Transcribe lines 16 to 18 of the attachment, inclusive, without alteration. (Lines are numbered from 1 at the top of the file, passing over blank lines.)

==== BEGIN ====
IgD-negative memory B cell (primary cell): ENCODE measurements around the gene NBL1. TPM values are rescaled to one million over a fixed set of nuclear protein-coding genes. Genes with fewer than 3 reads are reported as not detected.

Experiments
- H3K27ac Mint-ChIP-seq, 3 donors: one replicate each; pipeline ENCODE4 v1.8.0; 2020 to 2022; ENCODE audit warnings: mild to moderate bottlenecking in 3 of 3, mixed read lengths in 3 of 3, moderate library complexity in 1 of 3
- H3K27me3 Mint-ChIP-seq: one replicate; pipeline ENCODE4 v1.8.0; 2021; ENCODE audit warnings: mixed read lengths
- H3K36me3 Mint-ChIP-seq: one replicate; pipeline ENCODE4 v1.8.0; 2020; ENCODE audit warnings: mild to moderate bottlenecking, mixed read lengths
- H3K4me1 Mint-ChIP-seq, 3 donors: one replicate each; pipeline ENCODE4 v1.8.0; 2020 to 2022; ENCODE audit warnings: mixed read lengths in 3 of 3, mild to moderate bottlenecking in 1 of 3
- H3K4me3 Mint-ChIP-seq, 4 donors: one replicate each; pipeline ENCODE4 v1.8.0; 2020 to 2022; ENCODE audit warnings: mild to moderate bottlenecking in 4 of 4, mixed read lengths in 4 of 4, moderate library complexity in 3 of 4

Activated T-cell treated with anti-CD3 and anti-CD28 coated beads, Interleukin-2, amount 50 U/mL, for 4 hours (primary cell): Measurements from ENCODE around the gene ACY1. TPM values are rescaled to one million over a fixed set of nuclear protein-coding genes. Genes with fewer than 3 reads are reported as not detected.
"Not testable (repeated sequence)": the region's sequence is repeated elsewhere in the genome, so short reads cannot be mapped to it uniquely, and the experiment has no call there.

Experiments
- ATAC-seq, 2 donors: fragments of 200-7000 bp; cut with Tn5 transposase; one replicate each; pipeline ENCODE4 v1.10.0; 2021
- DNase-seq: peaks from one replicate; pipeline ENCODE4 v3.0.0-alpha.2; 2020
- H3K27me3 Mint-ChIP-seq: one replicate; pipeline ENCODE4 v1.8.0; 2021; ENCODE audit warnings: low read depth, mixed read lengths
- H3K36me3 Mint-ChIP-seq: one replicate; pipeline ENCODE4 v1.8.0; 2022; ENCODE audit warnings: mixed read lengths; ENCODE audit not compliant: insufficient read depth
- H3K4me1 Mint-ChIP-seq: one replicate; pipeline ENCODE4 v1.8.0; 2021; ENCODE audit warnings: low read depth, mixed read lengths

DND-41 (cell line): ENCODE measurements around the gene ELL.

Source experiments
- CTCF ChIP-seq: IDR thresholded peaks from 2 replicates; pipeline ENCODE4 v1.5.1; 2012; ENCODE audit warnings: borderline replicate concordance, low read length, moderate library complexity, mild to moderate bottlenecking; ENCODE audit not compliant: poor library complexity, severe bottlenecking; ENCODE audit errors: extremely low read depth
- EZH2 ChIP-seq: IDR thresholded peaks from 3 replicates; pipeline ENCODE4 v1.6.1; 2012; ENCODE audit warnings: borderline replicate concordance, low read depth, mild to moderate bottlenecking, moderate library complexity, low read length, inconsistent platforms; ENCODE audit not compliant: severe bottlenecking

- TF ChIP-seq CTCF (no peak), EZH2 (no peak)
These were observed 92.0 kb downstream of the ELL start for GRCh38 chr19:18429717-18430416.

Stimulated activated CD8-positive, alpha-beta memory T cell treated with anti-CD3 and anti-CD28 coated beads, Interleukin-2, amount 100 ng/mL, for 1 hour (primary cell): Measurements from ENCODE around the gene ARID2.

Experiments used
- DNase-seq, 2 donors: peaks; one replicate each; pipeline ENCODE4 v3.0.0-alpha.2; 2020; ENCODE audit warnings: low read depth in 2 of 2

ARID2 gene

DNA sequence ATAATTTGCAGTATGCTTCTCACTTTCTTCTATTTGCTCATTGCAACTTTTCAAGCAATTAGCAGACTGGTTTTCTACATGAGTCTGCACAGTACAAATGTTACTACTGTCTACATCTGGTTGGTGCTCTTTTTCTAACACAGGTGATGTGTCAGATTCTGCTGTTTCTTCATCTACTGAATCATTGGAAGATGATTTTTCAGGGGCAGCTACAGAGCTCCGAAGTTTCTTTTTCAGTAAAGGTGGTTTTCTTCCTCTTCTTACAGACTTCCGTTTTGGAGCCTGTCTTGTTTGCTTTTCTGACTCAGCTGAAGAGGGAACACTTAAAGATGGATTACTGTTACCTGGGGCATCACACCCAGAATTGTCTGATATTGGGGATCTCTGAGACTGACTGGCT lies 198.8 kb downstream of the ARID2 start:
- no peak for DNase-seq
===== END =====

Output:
DND-41 (cell line): ENCODE measurements around the gene ELL.

Source experiments
- CTCF ChIP-seq: IDR thresholded peaks from 2 replicates; pipeline ENCODE4 v1.5.1; 2012; ENCODE audit warnings: borderline replicate concordance, low read length, moderate library complexity, mild to moderate bottlenecking; ENCODE audit not compliant: poor library complexity, severe bottlenecking; ENCODE audit errors: extremely low read depth